“Dream of Home” is the debut album from singer-songwriter and gayageum player, Joyce Kwon. Joyce’s individualized sound blends modern indie folk with traditional music of Korea and the States, while her lyrics center on her experience of growing up Asian in America and conversely, on her experience returning to Asia as an adult and being viewed as an outsider there, too.
As a young child, Joyce wished for acceptance, although she seemingly made no effort to fit in, even ceasing to speak during her first year in the States after emigrating from Korea at eight years old. She won a coveted spot at the Los Angeles County High School for the Arts for classical piano, only to find out that her acceptance had been a clerical error. Told she had no business playing the keys but with nowhere else to go, Joyce was allowed to enroll as a voice major instead with the expectation that she hide in choirs. And so began her career in music.
Joyce initially moved on from the program in pursuit of other things. But with the epiphany that her unrealized talent was no deterrent in creating music, she delved into composition/improvisation and started learning to play gayageum, the traditional 12-string Korean zither. She made the compulsory move to New York City as a jazz singer and studied at the Manhattan School of Music, then embarked on a trip back to her birthplace of Seoul to continue her gayageum studies with a grant from UC Berkeley.
Having dreamt of her childhood home, a place where she would not be made to feel foreign, Joyce’s expectations were quickly tempered by the experience of being an American in Asia and the reality of family dynamics. Processing generational trauma and caught in the crossfires of cultural clashes, she started writing the songs that would comprise her album, “Dream of Home,” to console herself in a place where she felt absolutely alien.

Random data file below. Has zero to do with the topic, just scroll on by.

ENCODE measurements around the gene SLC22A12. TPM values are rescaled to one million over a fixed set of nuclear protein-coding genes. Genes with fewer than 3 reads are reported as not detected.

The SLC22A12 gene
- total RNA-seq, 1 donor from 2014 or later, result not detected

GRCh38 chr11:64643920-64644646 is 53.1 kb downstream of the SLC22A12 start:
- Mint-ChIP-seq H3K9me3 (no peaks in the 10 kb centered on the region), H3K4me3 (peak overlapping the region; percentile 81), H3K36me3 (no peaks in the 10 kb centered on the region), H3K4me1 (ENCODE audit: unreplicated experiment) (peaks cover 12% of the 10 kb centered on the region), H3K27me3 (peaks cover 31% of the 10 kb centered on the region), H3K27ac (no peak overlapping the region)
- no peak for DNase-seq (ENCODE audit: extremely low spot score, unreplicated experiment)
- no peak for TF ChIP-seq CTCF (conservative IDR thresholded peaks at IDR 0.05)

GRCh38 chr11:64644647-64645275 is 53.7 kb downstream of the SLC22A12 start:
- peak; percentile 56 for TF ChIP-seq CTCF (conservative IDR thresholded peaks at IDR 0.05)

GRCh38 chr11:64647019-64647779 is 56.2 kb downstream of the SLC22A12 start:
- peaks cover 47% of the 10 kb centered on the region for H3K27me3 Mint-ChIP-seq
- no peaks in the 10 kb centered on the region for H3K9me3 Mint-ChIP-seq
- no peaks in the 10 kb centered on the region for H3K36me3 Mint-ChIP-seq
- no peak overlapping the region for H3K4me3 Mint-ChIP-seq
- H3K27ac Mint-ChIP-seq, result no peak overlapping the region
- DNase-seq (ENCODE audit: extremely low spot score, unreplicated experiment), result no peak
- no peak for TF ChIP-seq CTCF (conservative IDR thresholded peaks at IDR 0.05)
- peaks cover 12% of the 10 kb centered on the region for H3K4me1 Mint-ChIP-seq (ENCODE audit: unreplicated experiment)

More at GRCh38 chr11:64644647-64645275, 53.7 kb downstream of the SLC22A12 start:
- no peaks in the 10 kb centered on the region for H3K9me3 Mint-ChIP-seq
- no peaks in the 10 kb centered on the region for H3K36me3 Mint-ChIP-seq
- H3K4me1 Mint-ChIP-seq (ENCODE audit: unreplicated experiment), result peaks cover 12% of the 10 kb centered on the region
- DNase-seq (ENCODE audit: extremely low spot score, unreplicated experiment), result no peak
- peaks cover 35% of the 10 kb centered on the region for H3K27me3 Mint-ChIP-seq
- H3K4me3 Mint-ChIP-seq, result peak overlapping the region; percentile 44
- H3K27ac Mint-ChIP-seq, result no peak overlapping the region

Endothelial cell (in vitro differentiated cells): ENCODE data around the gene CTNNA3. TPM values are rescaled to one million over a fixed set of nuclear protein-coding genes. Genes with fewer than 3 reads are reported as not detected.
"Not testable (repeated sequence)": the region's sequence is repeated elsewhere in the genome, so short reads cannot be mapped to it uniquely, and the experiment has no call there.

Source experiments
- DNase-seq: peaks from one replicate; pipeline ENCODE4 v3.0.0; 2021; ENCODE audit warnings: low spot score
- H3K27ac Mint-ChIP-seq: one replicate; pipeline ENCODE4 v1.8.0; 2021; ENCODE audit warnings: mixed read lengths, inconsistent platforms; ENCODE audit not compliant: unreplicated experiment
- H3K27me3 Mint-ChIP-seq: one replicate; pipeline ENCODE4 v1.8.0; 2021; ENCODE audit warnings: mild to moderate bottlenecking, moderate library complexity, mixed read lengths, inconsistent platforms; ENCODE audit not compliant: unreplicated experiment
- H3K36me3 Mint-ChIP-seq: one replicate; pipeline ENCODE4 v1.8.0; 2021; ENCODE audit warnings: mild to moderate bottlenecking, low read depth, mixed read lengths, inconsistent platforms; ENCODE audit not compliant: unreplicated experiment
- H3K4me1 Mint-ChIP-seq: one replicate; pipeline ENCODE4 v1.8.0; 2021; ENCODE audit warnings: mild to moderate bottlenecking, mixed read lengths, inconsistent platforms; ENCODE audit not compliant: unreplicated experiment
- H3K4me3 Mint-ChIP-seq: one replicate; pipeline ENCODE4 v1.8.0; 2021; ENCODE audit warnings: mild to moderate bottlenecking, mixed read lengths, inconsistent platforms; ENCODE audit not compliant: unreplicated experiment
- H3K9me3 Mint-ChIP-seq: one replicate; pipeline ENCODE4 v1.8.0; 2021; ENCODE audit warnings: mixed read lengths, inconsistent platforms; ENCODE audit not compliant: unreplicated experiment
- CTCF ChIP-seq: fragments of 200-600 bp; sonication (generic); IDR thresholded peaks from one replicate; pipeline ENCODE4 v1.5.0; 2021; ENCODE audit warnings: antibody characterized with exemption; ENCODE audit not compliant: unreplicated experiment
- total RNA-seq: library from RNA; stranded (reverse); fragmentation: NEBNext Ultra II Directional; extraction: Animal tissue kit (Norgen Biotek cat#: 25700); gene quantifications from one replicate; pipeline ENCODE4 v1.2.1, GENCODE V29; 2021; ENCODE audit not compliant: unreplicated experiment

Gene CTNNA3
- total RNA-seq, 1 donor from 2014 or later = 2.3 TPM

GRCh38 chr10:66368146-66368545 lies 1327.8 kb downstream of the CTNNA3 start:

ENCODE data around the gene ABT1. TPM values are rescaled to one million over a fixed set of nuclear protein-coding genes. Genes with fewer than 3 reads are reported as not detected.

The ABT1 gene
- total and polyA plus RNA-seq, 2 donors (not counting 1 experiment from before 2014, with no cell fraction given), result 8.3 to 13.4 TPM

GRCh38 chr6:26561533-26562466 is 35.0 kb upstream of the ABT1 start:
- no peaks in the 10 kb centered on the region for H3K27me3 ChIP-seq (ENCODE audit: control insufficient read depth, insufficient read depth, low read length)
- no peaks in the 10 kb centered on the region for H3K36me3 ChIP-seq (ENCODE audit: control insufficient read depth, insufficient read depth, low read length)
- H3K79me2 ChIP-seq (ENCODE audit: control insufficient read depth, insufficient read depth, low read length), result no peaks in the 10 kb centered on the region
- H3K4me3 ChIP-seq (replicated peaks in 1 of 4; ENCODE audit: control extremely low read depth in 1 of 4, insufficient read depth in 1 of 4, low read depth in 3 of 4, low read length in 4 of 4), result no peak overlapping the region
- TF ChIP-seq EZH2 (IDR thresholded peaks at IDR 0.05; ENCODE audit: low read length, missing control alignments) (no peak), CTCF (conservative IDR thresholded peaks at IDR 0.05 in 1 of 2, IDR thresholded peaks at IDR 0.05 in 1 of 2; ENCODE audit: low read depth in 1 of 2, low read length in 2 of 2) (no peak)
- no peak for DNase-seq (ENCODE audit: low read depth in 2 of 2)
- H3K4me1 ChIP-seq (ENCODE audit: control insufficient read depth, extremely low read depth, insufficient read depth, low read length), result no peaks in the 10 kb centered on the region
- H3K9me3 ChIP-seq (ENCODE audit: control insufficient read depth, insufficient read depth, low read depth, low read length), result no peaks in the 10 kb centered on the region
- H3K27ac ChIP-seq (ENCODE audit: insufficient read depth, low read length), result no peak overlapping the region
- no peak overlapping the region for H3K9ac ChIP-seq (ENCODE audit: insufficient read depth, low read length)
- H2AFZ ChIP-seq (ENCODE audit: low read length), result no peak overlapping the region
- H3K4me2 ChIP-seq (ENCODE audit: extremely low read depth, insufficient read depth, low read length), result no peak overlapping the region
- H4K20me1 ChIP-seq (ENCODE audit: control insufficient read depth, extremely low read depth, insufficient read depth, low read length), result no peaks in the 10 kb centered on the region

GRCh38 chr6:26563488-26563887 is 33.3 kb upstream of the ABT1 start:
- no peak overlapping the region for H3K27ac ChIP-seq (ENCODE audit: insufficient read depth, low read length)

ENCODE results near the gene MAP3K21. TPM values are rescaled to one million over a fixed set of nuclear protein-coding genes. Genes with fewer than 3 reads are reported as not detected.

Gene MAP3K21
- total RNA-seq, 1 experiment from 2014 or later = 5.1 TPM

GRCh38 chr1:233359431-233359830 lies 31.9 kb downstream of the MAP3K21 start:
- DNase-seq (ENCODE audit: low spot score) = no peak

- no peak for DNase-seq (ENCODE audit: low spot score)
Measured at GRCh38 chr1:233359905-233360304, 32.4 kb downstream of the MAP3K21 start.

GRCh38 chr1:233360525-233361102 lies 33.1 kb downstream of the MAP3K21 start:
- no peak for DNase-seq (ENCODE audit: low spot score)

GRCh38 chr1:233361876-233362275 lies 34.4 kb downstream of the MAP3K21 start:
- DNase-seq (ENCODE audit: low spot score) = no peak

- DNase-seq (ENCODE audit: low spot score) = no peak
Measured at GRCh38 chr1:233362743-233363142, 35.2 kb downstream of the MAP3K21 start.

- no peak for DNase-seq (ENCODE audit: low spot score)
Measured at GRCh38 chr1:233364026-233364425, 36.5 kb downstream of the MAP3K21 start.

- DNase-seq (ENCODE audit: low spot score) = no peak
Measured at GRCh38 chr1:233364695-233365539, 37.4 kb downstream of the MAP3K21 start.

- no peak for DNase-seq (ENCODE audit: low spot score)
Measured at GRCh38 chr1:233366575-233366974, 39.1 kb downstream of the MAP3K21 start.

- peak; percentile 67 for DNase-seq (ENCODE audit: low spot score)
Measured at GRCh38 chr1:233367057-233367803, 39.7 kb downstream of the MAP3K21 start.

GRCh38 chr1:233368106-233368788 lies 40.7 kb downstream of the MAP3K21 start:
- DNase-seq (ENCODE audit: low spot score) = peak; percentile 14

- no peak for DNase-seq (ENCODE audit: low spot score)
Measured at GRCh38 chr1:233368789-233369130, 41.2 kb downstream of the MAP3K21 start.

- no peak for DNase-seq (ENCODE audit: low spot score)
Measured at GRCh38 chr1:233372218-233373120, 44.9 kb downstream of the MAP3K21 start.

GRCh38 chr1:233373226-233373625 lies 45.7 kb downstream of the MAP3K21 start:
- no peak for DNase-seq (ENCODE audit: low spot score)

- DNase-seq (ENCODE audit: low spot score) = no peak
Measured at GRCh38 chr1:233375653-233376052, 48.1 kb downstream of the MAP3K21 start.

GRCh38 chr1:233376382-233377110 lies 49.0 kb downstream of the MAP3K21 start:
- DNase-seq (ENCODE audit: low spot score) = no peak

She now knows that the dream of home can be a nightmare. It’s possible that it’s a place that never existed at all . . . Still, Joyce holds out hope that there’s space for her somewhere, if only in the collective imagination of those marginalized in their homeland, ostracized in the motherland.
With Joyce’s roots in Black American Music and Korean traditional music, her songs are folk songs for those in between, folk music of folks of the diaspora: new-American folk. Recorded in Los Angeles with old friends, each a world-class musician, “Dream of Home” is a passing down of stories as told by first- through fourth-generation Americans from Korea, Macau, Japan, Russia and beyond.
Joyce is thrilled to share these stories with you—you looking to belong, you tired of platitudes offered in the wake of loss, you stunned into silence, you wondering what it might be like to return home. This album is for you.